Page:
For its Friday concert at the California Theatre in San José, Symphony Silicon Valley offered a serious-looking program of two large works, each in different ways aspiring to be a Brahms symphony. The guest conductor was a new name for this orchestra, Karen Kamensek, an American who is director of the Hanover State Opera in Germany. The populist selling point for the concert was the presence of local hero pianist Jon Nakamatsu.
Rachmaninov’s Piano Concerto No. 3, written for an American concert tour in 1909, was modeled after the Brahms concertos, intending the mixture of concerto and symphony that the older composer had achieved. It’s a long work, often yet not ceaselessly strenuous, and with less flamboyance or undirected expenditure of energy than the Rachmaninov No. 2.
The mighty Nakamatsu played the work from the start in a firm, staccato, hard-pounding manner, giving the music a brisk, rhapsody-free approach leavened only by brief, strategic ritards, and by a light touch, especially in the slow movement, to high-pitched whirling passages that became gossamer instead of jangly. There was little subtlety here, at least on the surface — what there was, besides boundless energy, was a craftsmanship in general shaping of the work that kept it always pointed in the same, concretely formulated direction. It was virtuosity kept under rein, and all the more powerful thereby.
The mighty Nakamatsu played the work with boundless energy ... It was virtuosity kept under rein, and all the more powerful thereby.
Nakamatsu had to play a quiet, introspective encore — a song by Schumann, arranged by Liszt — to dampen down the applause and to emphasize that when he plays heavily, it’s an interpretive choice.
The almost equally large appetizer to this meal was the oddity of Arnold Schoenberg’s 1937 orchestration of Brahms’s Piano Quartet No. 1 in G Minor, Op. 25, a work that could be a fifth Brahms symphony if it did not sound so quite unlike Brahms. Schoenberg had performed this work as a string player, and was determined to make that side of it heard over the piano part. He succeeded at this, often to the extent of burying the notes that the piano played in the original chamber work.
Both SSV President Andrew Bales, introducing the concert, and violist Janet Sims in her preconcert talk made “ugh, Schoenberg” jokes, possibly remembering the days when music appreciation instructors insisted that audiences had to take their serialist music like vitamin pills. Those days are long gone now, and the Quartet isn’t serialist. Schoenberg loved and admired Brahms’ music, and maintained the harmony and melodic lines of the original meticulously.
What he didn’t maintain was orchestration as Brahms would have done it. Brahms favored a mellow, blended sound from a restricted and conservative mix of instruments. Schoenberg orchestrated in bold strokes of bright, primary colors, and he had a markedly 20th-century way with striking and unusual combinations of instruments.
The first movement of this piece, for instance, begins with a phalanx of clarinets, while the second starts with a flock of oboes, played by the SSV sections — led by Michael Corner and Pamela Hakl, respectively — with gumption. There’s plenty of brass and — especially in the finale — percussion, as well as winds, and the strings are handled in un-Brahmsian fashion. The result, viewed as a symphony on its own, sounds neither 19th nor 20th century, instead seeming to hail from some forgotten hidden century between them.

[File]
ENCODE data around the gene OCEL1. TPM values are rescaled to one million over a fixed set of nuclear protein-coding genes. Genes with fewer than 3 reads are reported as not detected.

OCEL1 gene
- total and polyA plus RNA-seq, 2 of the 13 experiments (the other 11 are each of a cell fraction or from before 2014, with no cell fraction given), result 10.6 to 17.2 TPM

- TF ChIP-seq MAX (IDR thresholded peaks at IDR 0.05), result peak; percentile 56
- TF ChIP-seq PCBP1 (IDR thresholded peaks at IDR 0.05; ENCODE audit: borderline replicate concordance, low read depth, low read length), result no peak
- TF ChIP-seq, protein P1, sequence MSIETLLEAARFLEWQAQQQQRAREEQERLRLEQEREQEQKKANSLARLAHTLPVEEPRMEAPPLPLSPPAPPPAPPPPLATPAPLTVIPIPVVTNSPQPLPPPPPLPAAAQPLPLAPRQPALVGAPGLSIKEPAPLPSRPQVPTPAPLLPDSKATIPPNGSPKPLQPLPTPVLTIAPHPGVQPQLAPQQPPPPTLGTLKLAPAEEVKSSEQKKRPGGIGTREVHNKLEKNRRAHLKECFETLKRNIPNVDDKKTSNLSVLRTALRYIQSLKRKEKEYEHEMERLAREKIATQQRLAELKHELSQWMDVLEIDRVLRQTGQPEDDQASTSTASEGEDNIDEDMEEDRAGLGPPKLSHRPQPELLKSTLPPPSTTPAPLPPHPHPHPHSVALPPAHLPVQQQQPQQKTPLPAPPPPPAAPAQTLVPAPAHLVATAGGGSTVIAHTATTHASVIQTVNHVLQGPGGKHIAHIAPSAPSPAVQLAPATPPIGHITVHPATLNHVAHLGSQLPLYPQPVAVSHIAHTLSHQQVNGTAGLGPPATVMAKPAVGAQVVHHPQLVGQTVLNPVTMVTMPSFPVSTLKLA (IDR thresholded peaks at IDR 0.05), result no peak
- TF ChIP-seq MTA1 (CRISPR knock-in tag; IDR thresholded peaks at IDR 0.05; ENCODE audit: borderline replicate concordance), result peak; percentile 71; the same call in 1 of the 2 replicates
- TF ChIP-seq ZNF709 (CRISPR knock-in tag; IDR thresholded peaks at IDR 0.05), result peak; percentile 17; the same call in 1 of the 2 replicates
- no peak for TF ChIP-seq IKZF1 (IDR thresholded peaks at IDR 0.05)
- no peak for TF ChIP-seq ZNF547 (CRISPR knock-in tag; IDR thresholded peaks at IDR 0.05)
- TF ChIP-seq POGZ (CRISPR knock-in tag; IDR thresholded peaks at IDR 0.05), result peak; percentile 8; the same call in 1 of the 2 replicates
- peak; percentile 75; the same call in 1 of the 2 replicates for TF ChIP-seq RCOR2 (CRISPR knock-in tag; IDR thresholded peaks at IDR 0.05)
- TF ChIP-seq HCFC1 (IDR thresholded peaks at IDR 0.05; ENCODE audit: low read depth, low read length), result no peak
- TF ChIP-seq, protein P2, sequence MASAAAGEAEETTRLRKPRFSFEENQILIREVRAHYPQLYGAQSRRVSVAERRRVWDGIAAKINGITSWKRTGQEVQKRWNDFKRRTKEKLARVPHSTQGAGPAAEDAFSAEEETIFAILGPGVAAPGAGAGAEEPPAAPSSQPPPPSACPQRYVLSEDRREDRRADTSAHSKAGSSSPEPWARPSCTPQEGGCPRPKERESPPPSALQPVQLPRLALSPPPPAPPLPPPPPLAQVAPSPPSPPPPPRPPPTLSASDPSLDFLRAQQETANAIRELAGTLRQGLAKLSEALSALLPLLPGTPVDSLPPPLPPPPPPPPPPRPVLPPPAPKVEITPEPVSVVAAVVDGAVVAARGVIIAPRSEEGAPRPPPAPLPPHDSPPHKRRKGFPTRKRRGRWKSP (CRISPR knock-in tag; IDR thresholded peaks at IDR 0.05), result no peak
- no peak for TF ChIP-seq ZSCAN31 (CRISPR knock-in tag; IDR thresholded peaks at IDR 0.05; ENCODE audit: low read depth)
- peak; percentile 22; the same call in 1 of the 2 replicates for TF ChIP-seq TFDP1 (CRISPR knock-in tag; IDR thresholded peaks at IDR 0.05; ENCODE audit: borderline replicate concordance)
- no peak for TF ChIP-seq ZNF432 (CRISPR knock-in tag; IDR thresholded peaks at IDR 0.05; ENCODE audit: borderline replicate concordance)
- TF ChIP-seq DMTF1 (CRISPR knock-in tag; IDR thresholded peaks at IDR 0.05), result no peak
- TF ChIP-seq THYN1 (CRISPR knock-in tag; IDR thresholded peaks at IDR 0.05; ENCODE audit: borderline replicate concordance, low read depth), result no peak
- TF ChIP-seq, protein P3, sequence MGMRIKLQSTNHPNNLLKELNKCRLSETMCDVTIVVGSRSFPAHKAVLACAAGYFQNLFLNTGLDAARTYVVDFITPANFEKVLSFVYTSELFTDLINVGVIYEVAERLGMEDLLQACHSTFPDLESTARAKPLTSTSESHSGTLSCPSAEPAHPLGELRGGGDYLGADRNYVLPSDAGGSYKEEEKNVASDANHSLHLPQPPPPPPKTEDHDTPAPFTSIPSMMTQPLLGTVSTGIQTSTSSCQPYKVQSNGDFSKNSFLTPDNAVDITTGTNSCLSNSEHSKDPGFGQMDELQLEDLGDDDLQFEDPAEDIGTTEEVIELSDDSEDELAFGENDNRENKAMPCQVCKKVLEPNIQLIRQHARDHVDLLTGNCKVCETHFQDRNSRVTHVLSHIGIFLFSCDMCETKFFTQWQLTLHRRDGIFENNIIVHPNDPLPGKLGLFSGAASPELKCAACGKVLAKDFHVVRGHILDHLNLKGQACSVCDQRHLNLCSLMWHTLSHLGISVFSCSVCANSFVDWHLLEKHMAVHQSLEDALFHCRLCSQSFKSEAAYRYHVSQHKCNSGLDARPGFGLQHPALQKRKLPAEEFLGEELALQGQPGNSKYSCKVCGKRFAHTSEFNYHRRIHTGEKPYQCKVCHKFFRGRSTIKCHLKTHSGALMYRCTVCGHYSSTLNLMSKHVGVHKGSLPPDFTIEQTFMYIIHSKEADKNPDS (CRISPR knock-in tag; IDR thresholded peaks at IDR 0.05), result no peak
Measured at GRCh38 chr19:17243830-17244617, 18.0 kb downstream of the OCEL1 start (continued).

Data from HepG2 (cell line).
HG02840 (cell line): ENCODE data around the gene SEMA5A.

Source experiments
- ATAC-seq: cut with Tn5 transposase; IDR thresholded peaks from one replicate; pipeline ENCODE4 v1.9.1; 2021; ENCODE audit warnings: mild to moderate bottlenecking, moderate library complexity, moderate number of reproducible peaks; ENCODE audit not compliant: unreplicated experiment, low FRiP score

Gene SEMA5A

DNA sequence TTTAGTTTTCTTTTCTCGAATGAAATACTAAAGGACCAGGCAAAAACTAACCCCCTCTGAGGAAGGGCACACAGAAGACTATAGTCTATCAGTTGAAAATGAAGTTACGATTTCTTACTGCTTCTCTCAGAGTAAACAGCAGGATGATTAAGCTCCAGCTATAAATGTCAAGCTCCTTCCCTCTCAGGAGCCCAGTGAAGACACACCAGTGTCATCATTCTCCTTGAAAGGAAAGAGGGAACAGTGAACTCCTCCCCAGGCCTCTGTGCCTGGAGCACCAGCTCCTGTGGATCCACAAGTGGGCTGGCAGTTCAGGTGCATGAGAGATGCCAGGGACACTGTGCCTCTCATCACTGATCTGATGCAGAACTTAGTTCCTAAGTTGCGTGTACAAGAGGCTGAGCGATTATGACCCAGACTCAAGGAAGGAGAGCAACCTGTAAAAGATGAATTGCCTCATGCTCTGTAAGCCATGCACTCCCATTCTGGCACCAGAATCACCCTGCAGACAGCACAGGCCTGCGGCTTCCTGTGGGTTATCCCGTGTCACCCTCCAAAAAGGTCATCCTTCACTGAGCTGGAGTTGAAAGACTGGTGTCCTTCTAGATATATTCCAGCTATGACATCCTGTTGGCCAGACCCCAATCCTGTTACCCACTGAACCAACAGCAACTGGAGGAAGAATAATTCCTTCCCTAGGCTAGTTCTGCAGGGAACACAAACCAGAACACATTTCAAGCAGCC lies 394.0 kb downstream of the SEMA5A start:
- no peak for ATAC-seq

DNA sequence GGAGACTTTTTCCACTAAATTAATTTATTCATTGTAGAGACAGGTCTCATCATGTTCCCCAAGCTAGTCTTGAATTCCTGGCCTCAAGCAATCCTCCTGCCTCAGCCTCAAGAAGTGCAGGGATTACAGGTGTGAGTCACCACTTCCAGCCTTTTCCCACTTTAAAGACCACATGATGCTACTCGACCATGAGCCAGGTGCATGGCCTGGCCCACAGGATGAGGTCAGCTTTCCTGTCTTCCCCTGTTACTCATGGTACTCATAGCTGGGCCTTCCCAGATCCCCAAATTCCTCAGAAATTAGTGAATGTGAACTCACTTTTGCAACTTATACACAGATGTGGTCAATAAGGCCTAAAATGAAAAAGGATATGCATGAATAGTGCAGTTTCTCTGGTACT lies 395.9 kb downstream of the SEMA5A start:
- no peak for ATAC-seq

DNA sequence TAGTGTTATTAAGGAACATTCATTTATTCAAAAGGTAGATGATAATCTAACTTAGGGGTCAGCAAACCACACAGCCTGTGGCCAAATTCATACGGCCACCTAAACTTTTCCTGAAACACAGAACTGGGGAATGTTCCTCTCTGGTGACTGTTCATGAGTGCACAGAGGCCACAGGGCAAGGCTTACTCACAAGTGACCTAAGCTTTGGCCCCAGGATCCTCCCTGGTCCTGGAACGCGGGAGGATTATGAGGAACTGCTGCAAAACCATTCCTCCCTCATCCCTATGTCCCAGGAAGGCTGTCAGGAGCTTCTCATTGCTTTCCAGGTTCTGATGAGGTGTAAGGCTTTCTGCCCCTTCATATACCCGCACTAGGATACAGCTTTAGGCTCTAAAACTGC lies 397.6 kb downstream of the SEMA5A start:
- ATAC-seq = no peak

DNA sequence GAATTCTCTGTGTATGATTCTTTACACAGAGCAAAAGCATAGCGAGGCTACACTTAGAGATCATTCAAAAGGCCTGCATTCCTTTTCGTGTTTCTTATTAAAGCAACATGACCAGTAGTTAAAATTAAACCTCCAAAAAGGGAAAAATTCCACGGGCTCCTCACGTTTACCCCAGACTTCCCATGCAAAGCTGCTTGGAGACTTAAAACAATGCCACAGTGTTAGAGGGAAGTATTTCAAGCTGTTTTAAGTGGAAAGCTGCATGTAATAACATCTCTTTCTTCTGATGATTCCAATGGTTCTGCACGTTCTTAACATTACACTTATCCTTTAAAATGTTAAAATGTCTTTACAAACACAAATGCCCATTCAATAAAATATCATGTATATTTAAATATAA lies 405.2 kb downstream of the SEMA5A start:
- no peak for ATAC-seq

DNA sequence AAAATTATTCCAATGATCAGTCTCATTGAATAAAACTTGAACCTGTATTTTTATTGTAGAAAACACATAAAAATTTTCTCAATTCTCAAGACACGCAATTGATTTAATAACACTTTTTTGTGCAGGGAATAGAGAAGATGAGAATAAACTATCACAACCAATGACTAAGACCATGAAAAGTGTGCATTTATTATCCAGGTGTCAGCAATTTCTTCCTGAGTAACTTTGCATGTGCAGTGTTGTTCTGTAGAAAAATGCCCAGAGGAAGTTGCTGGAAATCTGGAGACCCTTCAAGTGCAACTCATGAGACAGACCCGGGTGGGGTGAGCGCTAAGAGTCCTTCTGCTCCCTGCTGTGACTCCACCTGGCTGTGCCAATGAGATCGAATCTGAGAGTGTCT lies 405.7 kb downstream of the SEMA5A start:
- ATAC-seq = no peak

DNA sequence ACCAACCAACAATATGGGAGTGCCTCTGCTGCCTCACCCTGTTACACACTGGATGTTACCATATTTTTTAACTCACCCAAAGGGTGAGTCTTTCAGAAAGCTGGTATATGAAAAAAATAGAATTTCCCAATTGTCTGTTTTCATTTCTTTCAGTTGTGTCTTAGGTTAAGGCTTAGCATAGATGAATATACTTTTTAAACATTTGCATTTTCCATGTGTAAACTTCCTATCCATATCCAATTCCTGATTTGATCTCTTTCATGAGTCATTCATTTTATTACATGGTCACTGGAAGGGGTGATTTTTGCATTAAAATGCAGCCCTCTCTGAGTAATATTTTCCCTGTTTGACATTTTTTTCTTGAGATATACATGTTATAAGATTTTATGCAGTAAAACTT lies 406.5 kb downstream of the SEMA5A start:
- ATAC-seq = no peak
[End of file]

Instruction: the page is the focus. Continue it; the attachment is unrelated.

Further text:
Kamensek conducted this work by cultivating a dry, sandy tone in the orchestra. She values precision and clarity above emotion. Though she does not neglect the melodic line, this risks dullness. She set pinpoint vigilance in the rhythm and cues within a context of conscientious phrase-shaping.
The surprising result of her care for Brahms’ phrasing was that a bit of his character actually crept out of the un-Brahmsian orchestration, like a few drops of juice from a desiccated orange. A flavor of his Hungarian Dances particularly emerged from the rich strings in the slower sections of the Romany-tinged finale, the movement that Schoenberg gave the most outlandish orchestration to.
Kamensek conducted this work by cultivating a dry, sandy tone in the orchestra. She values precision and clarity above emotion. She set pinpoint vigilance in the rhythm and cues within a context of conscientious phrase-shaping.
Kamensek’s determination to chop the rondo finale up into easily digestible parts didn’t interfere with running through the ritornellos at top speed. Though this certainly kept the musicians on their toes, some of them had trouble keeping up with all the intricate note-spinning, and the music’s wagon-wheels began to wobble.
In the Rachmaninov, Kamensek’s dry, hard-edged approach also yielded a somewhat Brahmsian result, especially in the parts that usually come out lush and wallowing. None of that here: The emotion was serene and contemplative, sticking strictly to business. Its restraint actually fit well as a subsidiary accompaniment to Nakamatsu’s more open, yet no more indulgent, dynamism.
Kamensek has already been booked for a return visit in September, when she will lead Berlioz’ Harold in Italy, a suite of Respighi’s Ancient Airs and Dances, and some Verdi ballet music, a mixed program that should complement her search for clarity.